Jan 18, 2024

Welcome back to The Art World: What If... ?! the podcast all about imagining new and better futures. There are some fantastic guests lined up for this second season, leading creative thinkers from all around the world, ready to talk to our hosts Allan Schwartzman and Charlotte Burns. Tune in! New episodes drop every Thursday starting 25 January.

Apr 13, 2023

This time hosts Charlotte Burns and Allan Schwartzman welcome their team of editorial advisors Deana Haggag, Mia Locks and Jay Sanders. They’re the brilliant trio who’ve helped steer this season’s conversations acting as an independent sounding board lending editorial advice and expertise - all essential in the creation of this podcast. This is (almost) the season finale - so time to reflect and look back at some of the surprises, delights and, of course, the many "What Ifs". Listen out in the next few weeks for some special bonus episodes!

Apr 6, 2023

What if we supported artists in taking moonshots?  This week we’re taking a tour around Glenstone museum in Potomac, Maryland - one of the largest and most ambitious private institutions in America, fusing art, architecture and nature. This wide-ranging conversation between Glenstone’s co-founder and director, Emily Rales and host Charlotte Burns covers the art inside the museum and how to create more meaningful visitor experiences, to the Glenstone foundation and future philanthropic plans. “Our values are immutable,” Emily says. “Art is essential to life. And sometimes when I say that to people, they're like, what does that even mean? But I really believe that art is essential to our civilization and to humanity.” She adds: “Long-term defines the way we think. We're not intending to go out guns a-blazing and then sun-setting the foundation within 20 years. We want this to continue to be sustained in perpetuity—and we really mean that.”

Mar 30, 2023
What if we made more mess? What if we could sit with discomfort?  This time Charlotte Burns talks to one of her heroes, the artist Pope.L. Probably best known for his public performance art including his legendary crawls, Pope.L has risked his own safety for his work — and he isn’t finished yet. An artist whose practice is as varied as it is profound, Pope.L makes art across media, time and space. He talks to Charlotte about his new work for a major exhibition involving confederacy monuments, about working with institutions and about his goal to make more mess. “Oh man, you know, like removing every wall in a space and just having no differentiated areas," he says. "That would be one way. The other one would probably be the use of outside and inside. Don't make that a differentiation and then have them agree that we'll do the show in winter. That would be fun!”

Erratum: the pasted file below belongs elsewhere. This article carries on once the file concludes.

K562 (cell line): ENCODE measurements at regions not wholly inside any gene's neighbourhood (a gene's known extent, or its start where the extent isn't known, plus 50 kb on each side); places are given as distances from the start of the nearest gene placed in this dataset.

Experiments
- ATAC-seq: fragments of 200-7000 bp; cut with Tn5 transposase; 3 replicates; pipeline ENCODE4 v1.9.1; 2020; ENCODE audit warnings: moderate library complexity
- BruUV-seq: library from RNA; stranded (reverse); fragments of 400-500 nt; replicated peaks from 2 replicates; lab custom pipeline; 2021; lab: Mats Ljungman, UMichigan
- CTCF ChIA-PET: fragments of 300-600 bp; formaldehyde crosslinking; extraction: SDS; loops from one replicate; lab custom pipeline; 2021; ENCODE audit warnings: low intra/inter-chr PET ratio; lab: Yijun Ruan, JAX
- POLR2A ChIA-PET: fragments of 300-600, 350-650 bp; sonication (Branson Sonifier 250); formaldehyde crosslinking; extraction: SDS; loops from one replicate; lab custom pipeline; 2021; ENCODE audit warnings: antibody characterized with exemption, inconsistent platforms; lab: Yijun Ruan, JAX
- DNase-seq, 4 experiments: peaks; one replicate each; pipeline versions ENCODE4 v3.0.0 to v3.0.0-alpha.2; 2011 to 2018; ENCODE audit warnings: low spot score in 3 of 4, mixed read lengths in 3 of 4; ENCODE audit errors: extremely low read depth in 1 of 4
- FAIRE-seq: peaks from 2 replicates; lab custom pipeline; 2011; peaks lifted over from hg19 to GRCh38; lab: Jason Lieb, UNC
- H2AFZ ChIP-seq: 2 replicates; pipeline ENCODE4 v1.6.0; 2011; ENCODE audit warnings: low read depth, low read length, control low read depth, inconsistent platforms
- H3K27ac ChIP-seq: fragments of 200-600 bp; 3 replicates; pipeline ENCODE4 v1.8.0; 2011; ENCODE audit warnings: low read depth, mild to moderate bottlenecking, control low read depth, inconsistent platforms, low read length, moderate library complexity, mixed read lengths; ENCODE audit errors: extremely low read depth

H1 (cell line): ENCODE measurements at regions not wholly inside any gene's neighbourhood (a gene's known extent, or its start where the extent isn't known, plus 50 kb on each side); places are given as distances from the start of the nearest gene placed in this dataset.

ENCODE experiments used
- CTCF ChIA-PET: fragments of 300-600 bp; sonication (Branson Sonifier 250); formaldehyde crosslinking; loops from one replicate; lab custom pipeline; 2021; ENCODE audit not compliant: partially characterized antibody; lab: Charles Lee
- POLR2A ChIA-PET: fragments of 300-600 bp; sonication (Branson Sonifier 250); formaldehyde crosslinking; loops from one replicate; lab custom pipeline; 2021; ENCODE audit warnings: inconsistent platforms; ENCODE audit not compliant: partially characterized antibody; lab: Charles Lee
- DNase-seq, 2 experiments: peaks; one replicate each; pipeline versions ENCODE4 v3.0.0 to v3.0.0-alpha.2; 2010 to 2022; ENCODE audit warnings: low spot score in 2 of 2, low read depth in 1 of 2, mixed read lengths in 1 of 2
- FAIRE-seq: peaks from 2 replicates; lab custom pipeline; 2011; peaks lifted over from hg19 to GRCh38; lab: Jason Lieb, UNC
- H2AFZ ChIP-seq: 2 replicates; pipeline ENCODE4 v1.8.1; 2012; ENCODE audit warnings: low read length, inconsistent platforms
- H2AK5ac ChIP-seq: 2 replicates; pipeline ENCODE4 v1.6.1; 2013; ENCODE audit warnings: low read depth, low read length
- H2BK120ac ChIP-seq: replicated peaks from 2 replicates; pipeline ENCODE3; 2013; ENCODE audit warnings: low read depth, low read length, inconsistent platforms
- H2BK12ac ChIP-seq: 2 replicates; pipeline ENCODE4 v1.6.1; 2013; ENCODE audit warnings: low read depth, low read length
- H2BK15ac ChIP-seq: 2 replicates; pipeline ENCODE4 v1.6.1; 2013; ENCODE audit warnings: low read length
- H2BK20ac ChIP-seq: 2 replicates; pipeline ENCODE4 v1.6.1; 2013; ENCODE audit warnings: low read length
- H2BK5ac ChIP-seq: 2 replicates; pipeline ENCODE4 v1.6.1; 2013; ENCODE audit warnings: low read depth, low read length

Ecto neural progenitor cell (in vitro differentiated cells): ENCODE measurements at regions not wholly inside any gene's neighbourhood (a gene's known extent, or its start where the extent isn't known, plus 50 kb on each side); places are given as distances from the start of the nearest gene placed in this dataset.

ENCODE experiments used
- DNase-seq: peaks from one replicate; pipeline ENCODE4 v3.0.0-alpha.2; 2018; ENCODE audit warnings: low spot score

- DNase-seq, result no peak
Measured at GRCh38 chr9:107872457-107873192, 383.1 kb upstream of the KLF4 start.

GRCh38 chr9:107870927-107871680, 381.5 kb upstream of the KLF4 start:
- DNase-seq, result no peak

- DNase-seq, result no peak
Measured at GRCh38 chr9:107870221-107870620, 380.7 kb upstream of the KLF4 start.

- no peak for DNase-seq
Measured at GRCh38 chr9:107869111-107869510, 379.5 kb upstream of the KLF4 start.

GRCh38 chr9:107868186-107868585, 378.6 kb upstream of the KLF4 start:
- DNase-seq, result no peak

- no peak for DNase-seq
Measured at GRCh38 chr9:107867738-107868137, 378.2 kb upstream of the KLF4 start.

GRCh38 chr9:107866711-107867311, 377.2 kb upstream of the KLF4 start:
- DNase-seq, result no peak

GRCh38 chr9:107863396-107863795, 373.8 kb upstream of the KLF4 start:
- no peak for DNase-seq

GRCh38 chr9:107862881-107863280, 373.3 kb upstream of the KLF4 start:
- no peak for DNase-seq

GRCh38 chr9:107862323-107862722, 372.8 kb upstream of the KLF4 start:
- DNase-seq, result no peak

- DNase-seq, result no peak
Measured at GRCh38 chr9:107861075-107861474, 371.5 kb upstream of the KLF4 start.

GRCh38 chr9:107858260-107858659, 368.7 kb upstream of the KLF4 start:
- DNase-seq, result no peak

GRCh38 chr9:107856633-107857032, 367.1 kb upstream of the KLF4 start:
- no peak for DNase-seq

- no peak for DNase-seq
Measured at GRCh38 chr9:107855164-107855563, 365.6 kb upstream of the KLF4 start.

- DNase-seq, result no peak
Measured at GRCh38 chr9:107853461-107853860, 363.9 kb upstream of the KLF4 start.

Mar 23, 2023

What if we trusted artists more? This episode Charlotte Burns is joined by Kathy Halbreich, the outgoing director of the Robert Rauschenberg Foundation, who’s led some of the most dynamic institutions in the art world. They discuss freedom, finances and what the future holds for museums and those who work in them. “You could not pay me enough money to be a museum director at this point in my life,” says Kathy. “Maybe that's just because I really know what the job is and I think it is one of the most misunderstood and genuinely taxing jobs.”

Mar 16, 2023

Time to take stock this episode with hosts Charlotte Burns and Allan Schwartzman. We look back at some of the big ideas that have emerged throughout the series so far. From change and creativity, to finance and futures, we discuss what’s amazed, delighted—and even filled us with hope. "I think a lot more about excess than abundance," says Allan. "There is a generosity with which the word abundance has been used by a number of the people we've interviewed. I think that that sense of generosity and of abundance comes from an awareness of what the opposite is. And each of these people, in their own way, is either being given power or seizing power — and doing so to create a better world." Tune in for this very special episode.

Mar 9, 2023

We’re still in the city of angels for our second special episode asking ‘What if LA is the future?’ Join host, Charlotte Burns, as she drives from the East Side to Korea Town and out to Santa Monica. We visit the studio of artist and filmmaker, Cauleen Smith, whose life and work centers around building a better world. We also drop in on Kibum Kim, partner and co-founder at Commonwealth and Council - a gallery building a supportive community of artists - who wants to challenge the high-speed efficiency of the current art world model. Both embody what it means to live in the realm of possibility. “I guess what I'm doing is always looking to the relatively recent past of models where people really did do things differently quite successfully,” says Cauleen. Tune in, and subscribe, for more.

Mar 2, 2023

What if Los Angeles is the future? This episode Charlotte Burns visits the city for the first of two extra special episodes. We’re at the Hammer museum with its Chief curator, Connie Butler, before heading over to meet Sue Bell Yank who’s Executive director at Clockshop. Both are experimenting with how to do things differently and how to make LA a sustainable place to be and to create art. Nowhere encapsulates the need to imagine radical new possibilities more than Los Angeles. “LA is an amazing place to think about what our possible futures could look like,” says Sue Bell Yank. “It's a place that’s at the bleeding edge of a lot of crises, from wildfires to floods. How cultural organizations fit into that is really interesting.” Join us for more.

Feb 23, 2023

What if it were possible to dream up entirely new things? Join host Charlotte Burns as she interviews one of the most interesting artists working today. American Artist — who changed their name in 2013 — produces deeply thoughtful work that is as enmeshed in digitization and technology as it is history and alternate realities. American talks about how their art tackles police violence in the US. They also discuss a newer body of work centering on the life and writings of sci-fi novelist, Octavia E. Butler. American says their work is ultimately hopeful: “If I didn’t feel strongly that things could change I wouldn’t even bother. But I want everyone else to try as hard as I do.”